Leading Aircraftman Walter Frederick Rusk (966122) served with the Royal Air Force during the Second World War. He was best known as a phenomenal motorcycle road racing talent in the pre-war years.
Rusk was born in Belfast in 1910. He became one of Northern Ireland’s most prominent motorcycle racers of the 1930s.
Achievements on the roads
In 1929, at the age of 18, he started his first North West 200 race on a Sunbeam bike. The following year, he would break the lap record on a Velocette and a promising career began.
Rusk’s first win came in 1931 at the Temple 100 Road Races on a Norton. Noticed by the A.J.S. works team, he joined them for the 1931 Ulster Grand Prix. Due to mechanical problems, he did not finish the race. 1932 saw Rusk join the Rudge team in the 250cc class. The following year, he started his first Isle of Man T.T. on a 500cc Sunbeam. He drew the attention of Joe Craig, team boss at Norton, and joined their team alongside Stanley Woods and Tim Hunt.
On the road racing circuit, he finished 2nd in the 1934 European 350cc Championship. He also won the North West 200 on a 350cc Norton Model 40. He raced across Europe in the years before the Second World War with performances in the German and Swiss Grand Prix’s of 1935.
At the famous Isle of Man T.T., Rusk finished 2nd once and 3rd twice in the mid-1930s. In 1934, he took 3rd in the 500cc class behind Jimmie Guthrie and Jimmy Simpson. The following year, he chalked up a 2nd in the 350cc class behind Guthrie. That year saw another 3rd place behind Stanley Woods and Guthrie again.
In the 1934 Ulster Grand Prix, he finished ahead of the pack on a 500cc Velocette. The following year on the Clady Circuit would not end so well. Racing hard with teammate Jimmie Guthrie, both men spun out of control on the melting tarmac. Guthrie escaped serious injury but Rusk suffered a broken arm.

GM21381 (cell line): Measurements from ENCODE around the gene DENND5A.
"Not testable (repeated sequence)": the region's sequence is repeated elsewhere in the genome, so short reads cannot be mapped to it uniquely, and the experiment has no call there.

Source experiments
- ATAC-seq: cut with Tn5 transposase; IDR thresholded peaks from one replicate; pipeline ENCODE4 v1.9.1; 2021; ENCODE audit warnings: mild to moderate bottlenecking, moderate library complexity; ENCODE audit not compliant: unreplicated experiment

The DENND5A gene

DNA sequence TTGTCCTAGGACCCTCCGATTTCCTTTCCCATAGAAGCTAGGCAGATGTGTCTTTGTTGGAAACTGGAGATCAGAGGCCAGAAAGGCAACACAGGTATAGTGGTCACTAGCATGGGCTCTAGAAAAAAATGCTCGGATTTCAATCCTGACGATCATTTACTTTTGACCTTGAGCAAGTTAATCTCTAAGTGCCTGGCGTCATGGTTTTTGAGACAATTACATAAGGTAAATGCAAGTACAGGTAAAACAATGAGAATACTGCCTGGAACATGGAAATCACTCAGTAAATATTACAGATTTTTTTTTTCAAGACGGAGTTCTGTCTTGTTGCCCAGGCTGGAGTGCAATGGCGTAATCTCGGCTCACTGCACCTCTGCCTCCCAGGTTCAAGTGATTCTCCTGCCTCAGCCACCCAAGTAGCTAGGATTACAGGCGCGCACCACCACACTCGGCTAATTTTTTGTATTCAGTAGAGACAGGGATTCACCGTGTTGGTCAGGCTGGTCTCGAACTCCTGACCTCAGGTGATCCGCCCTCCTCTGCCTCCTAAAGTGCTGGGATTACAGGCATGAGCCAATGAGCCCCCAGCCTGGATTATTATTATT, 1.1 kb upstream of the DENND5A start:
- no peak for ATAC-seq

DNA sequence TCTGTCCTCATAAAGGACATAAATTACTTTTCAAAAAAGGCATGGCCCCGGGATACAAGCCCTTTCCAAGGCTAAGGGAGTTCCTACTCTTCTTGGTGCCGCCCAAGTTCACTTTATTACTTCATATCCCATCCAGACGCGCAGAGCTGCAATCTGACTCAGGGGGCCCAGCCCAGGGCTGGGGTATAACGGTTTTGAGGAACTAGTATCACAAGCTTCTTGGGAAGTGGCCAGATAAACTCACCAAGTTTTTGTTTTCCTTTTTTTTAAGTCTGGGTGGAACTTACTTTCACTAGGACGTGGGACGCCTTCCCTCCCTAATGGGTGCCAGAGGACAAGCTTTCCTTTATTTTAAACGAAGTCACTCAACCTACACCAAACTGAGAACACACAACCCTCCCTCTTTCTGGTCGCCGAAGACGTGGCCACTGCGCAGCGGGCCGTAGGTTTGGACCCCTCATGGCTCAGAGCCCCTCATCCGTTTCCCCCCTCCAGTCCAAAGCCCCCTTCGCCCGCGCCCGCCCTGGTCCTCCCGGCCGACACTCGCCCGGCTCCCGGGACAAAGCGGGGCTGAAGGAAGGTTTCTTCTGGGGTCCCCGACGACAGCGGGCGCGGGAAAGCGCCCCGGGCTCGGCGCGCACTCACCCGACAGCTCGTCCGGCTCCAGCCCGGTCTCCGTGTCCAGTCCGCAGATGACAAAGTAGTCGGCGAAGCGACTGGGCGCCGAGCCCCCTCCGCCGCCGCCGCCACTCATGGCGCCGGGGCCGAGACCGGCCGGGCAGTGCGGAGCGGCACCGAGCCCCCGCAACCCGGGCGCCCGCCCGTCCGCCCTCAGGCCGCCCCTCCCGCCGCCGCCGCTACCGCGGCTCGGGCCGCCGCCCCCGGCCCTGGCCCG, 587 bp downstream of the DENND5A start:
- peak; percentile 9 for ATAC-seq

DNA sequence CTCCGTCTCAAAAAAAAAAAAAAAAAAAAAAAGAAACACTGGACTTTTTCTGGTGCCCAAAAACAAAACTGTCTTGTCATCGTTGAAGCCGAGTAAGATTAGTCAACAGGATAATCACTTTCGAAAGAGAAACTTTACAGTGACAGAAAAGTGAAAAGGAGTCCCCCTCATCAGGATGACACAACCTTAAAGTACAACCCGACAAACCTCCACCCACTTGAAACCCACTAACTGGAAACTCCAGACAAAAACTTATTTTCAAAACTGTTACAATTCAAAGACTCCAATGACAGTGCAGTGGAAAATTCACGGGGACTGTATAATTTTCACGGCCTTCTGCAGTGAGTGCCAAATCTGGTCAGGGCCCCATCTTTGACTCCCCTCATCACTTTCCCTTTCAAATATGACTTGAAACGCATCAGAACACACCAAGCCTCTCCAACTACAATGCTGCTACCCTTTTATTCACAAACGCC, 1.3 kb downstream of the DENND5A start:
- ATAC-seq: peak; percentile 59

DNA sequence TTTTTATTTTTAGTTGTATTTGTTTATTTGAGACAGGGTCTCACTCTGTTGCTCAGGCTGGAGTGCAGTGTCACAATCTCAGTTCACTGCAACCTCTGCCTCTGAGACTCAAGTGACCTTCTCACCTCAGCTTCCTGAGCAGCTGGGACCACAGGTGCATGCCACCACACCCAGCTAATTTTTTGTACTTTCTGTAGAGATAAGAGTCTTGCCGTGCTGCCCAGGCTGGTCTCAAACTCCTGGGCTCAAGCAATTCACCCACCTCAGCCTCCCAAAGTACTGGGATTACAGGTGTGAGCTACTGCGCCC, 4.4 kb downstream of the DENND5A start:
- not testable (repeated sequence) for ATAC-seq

On his water-cooled A.J.S. V4, he finished 11th at the Isle of Man T.T. in 1939. Teammate Bob Foster came in 13th with the bikes not handling well.
Rusk at the Ulster Grand Prix
Later in 1939, at the Ulster Grand Prix, the two men led from the start outshining the Nortons and Gileras. Foster retired on the first lap with plug trouble. That first lap ended with Walter Rusk in a 34-second lead, breaking circuit records with 100.03 miles per hour average speed.
On the track, Rusk gained the nickname “The Blonde Bombshell”. Always wanting to go faster, he insisted on changes to the sprockets to drive the engine harder. He manhandled the bike around that record-breaking lap before the power of the bike tore apart its own frame. The bumps of the Seven Mile Straight and the power of the Norton engine would break the front forks and cause him to retire on the 3rd lap. The performance earned him the Motorcycle Union of Ireland Gold Medal.
Walter Rusk’s achievements on the track were phenomenal. History remembers Dubliner Stanley Woods as the most successful victor at the Ulster Grand Prix’s Clady circuit. But while Woods clocked up wins, Walter Rusk recorded the first 90mph and 100mph laps in 1934 and 1939.
Remembering Walter Frederick Rusk
1939 saw the outbreak of the Second World War, and like many road racers with a love for speed, Rusk enlisted in the Royal Air Force. While undergoing pilot training with the R.A.F. No. 7 Flight Training School, Walter Frederick Rusk died in a crash on 8th October 1940. As a pilot under training, he crashed Hawker Hart K4368 into high ground at Tilton-on-the-Hill, Leicestershire, England. Co-pilot Flight Sergeant Johnson was also on board the Hart.
Walter Frederick Rusk’s grave is in Division 4, Block 4, Grave 1661, Eastfield Cemetery, Peterborough, Cambridgeshire, England.